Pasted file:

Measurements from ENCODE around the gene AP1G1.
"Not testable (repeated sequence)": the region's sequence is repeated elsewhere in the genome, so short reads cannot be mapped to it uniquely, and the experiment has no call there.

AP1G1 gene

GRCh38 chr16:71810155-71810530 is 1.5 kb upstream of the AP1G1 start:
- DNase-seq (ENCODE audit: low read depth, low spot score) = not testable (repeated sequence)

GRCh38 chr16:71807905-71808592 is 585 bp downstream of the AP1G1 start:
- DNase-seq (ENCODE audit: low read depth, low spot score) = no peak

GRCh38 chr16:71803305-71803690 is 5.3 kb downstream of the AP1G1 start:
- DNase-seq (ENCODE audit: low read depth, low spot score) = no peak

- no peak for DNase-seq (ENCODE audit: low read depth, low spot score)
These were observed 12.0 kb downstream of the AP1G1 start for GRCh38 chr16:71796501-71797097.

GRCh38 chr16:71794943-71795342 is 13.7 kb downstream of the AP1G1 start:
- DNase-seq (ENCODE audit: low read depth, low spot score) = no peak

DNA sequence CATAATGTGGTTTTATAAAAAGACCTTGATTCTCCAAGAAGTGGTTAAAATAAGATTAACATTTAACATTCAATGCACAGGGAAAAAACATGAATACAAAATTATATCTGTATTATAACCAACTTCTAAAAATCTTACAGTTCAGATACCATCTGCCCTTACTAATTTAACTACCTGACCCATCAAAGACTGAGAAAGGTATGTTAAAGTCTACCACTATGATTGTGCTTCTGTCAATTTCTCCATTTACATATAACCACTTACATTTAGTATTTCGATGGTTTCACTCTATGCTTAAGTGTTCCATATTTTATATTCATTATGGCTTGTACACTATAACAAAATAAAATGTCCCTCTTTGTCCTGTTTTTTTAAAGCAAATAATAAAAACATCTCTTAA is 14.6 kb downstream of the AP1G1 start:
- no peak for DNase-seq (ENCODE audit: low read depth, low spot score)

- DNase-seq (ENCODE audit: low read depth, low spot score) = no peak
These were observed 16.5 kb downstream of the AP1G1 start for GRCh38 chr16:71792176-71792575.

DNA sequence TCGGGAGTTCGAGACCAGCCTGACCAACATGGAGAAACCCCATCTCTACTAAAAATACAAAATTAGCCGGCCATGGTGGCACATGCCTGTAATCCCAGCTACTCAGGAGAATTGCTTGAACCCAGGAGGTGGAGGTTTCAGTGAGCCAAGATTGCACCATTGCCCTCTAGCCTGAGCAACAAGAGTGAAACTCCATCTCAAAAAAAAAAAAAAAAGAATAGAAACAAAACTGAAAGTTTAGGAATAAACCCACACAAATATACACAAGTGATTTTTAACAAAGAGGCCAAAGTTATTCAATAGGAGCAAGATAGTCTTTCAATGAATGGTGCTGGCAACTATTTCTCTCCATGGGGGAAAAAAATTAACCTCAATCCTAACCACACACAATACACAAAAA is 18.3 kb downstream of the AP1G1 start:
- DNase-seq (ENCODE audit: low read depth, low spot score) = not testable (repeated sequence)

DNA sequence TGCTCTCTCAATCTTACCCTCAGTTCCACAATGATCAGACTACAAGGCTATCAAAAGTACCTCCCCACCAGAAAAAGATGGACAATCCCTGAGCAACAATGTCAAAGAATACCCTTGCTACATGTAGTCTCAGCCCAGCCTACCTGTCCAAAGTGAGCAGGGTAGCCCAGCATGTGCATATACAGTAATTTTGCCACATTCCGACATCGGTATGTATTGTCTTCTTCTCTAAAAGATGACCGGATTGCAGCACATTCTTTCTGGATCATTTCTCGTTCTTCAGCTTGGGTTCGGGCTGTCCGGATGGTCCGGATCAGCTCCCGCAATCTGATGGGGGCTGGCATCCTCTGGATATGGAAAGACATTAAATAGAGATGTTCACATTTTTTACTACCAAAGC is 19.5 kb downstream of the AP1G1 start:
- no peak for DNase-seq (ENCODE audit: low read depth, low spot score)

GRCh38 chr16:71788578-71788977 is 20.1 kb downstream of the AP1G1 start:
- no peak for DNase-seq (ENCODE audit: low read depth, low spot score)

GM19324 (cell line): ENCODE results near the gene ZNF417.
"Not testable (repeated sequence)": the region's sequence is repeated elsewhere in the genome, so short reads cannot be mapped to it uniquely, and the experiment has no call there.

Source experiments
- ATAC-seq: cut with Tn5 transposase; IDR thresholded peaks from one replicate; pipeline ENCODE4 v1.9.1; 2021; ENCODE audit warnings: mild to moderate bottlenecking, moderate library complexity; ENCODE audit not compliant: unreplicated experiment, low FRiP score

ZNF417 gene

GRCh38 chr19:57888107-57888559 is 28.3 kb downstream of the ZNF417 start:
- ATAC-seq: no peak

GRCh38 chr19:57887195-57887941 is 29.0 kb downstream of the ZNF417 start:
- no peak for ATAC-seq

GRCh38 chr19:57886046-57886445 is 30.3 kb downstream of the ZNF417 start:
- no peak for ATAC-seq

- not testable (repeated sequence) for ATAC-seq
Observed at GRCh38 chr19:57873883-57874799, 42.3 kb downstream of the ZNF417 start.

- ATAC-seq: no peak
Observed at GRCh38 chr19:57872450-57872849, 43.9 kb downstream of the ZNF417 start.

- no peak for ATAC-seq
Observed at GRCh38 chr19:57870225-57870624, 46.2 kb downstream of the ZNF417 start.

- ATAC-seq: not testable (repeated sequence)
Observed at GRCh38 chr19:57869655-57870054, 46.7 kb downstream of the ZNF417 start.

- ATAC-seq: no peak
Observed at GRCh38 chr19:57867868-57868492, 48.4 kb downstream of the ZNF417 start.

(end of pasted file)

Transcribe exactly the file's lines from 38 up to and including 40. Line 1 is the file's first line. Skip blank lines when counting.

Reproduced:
Observed at GRCh38 chr19:57872450-57872849, 43.9 kb downstream of the ZNF417 start.

- no peak for ATAC-seq
Observed at GRCh38 chr19:57870225-57870624, 46.2 kb downstream of the ZNF417 start.